Electronic music is one of the most satisfying and frustrating styles of music there is. In the first half of the century, scientists were putting banks of vaccuum tubes, spools of tape and circuit designs to create a music of the future. The reason they did this is because innovation comes strongest from the lust portions of the heart, and a number of young composers were hungry to find new sounds, new ways of crating music that broke off from the orchestra and sheet music and the same old notes. The scientists and their financial backers recognized that composers, who largely labor away their lives on an art that few witness already, would eagerly play with these toys and the innovations would come. And it did.
This zeal to create new art through new means spread like wildfire. Edgar Varèse fused electronic sounds and orchestras as early as the 30's, Pierre Schaeffer made songs out of the tapes themselves in his musique concrete in the 50's, and Milton Babbitt refitted atonalism to be created from blobs an bleeps in the 60's. The world of sound was now open. By the time the 70's rolled around, German hipsters embraced these electronics and ran the ragged petals of flower power's aftermath through their oscillators and filters, fusing the chrome future with the caveman stomp. Music was now jacked in and what did we do with it?
Created knucklehead dance music. Techno nearly always disappoints me - for all its lauded innovations and genius, the shit all sounds like pale comparisons of what a really good disco band could accomplish. The widespread advent of samplers, where we could use any sound ever, only made things worse. Not only did the new music sound like the old music, it was now made directly out of it. It sent the heartiest of futurists fleeing to the guitar store.
Fortunately, we have Matmos to mediate all of this. M.C. Schmidt (those are actual initials, not an overblown job title) and Drew Daniels have a deep knowledge of the progression of electronic music, its triumphs and subversions over time (Daniels has recently had published his treatise on Throbbing Gristle's 20 Jazz Funk Greats for 33 1/3's album series). Their previous albums made intelligent, sensitive use of sampling, with Surrealism and history being their guidelines as opposed to convincing a room full of drug addicts to raise the roof. On Supreme balloon however, the duo chose to work with synthesizers alone, recapturing the zeal and promise of early electronic music with considerable aplomb.
The tracks almost serve as a primer for his music. "Rainbow Flag" is a syncopation of hisses and clicks and Kraftwerk-style train and phone sounds, culminating in some kind of manic robot samba. "Polychords" is a grand march complete with Baroque flourish and pileup of rhythms, befitting that of a returning hero. Kraftwerk is a touchstone influence here and on "Mister Mouth" as well, referencing the German group's knack for making the sterile slyly funky, letting the song fall apart and reassemble itself in the bridges.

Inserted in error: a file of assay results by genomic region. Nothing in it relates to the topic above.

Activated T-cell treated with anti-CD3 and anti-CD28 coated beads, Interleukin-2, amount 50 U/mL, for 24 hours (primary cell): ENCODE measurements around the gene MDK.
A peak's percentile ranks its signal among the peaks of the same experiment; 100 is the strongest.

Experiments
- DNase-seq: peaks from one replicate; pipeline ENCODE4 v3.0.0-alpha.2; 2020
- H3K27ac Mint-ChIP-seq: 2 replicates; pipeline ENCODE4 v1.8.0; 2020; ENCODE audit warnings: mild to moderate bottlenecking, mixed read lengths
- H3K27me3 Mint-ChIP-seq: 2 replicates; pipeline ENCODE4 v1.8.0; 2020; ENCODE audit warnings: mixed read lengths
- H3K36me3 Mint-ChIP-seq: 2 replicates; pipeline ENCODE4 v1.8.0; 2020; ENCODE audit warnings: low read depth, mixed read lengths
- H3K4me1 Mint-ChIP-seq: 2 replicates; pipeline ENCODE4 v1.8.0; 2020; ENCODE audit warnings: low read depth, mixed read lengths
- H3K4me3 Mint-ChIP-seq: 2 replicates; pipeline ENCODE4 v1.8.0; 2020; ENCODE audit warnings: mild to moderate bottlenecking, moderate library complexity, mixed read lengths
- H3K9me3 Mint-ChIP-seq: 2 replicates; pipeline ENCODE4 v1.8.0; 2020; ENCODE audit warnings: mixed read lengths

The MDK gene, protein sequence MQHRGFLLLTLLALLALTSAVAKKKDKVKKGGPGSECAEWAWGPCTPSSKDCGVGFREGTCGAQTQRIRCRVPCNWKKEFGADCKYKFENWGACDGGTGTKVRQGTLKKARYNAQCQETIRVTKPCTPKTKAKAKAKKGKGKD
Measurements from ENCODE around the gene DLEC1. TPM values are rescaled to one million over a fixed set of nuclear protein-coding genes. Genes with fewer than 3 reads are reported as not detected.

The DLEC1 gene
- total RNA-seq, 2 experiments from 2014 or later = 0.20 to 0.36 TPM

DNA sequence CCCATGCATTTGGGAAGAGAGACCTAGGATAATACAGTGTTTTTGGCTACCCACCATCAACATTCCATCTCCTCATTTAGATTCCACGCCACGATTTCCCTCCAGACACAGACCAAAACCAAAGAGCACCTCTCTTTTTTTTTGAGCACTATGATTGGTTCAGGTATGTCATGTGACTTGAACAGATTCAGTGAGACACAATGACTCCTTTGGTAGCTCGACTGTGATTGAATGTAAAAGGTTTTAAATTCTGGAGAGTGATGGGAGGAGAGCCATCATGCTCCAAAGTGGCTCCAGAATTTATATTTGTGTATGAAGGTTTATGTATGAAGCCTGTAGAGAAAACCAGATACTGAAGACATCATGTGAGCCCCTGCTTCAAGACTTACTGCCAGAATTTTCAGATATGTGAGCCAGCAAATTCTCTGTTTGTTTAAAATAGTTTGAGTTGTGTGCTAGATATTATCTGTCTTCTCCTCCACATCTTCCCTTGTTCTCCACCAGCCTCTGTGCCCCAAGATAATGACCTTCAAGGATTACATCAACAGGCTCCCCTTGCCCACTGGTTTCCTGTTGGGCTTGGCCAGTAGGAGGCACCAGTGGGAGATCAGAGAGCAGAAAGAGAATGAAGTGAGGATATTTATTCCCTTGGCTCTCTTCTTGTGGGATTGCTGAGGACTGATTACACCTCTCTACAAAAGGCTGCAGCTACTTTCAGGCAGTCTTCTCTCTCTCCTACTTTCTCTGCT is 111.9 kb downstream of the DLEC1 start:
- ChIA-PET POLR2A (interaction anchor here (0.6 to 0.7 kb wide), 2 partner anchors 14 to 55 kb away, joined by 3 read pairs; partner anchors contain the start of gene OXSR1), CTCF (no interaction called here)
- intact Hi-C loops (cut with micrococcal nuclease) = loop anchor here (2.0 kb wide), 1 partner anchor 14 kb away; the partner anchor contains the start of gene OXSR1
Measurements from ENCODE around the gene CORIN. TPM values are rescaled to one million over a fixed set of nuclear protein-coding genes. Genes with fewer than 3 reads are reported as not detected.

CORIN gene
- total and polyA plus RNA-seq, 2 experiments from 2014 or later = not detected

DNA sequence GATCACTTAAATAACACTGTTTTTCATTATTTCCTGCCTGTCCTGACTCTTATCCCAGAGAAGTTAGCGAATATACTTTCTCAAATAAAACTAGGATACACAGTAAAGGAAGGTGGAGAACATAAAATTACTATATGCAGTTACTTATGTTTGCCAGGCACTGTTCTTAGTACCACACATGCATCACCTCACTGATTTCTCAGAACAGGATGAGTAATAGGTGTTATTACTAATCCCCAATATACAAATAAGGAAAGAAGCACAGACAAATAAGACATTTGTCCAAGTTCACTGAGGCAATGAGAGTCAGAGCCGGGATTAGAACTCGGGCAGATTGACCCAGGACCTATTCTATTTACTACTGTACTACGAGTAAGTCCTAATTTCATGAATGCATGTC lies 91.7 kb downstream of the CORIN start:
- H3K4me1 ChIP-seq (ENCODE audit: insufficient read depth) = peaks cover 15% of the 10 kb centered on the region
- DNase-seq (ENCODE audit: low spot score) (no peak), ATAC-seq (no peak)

"Exciter Lamp and the Variable Band" references the more obscure Silver Apples, a similar visionary duo from the late 60's headed by a guy named Simeon who played an instrument of his own invention called The Simeon. Matmos takes advantage of the machine's ability to reconcile innumerable complementary and conflicting rhythms to create this piece - maverick player-piano composer Conlon Nancarrow might also be a reference point here. "Les Foilles Françaises" points toward early 70's work of Walter/Wendy Carlos whose Switched-On Bach was not only the first classical album to go platinum, but was also the gateway to electronic music's popular acceptance. "Cloudhoppers" points leisurely to Brian Eno's ambient works, but with a decidedly more purposeful melody. Matmos has an almost singular dexterity with source material, allowing it to retain its own nature as it submits to the will of the song, and they demonstrate that ability to do so with their influences on the final hidden track - Arthur C. Clarke to Vince Clark and everything in between.
This is all fine, but the real heart of this record is the 22-minute title track that shoots a laser beam right through the meditative ground tilled by Klaus Schulze and Terry Riley in the early 70's. Schulze was an important catalyst in Krautrock, having been on the ground floor of both Tangerine Dream and Ash Ra Tempel before embarking on an interstellar trip of 100+ albums since then. Riley studied under the wooly guru of American Minimalism La Monte Young, finding in electronics the means to pull off the eternal music Young sought on his breakthrough album A Rainbow in Curved Air.
On "Supreme Balloon," we find traces of all this: Riley unraveled raga, Schulze's sense of epic progress imbibed with a warmth hard to find in modern electronic practice. If it sounds a bit like some of the Pete Townsend synth parts from Who's Next, it is because they are feeding off the same influences, but where The Who was always pushing to a breaking point, Matmos is achieving liftoff. This is the kind of music that wears its influence on its sleeve while finding its own trajectory, using the machine to extend the soul. This is not only a great song, but an example of transcendent use of technology, of realizing that the universe is nothing but a set of tools and our own inspiration is the blueprint.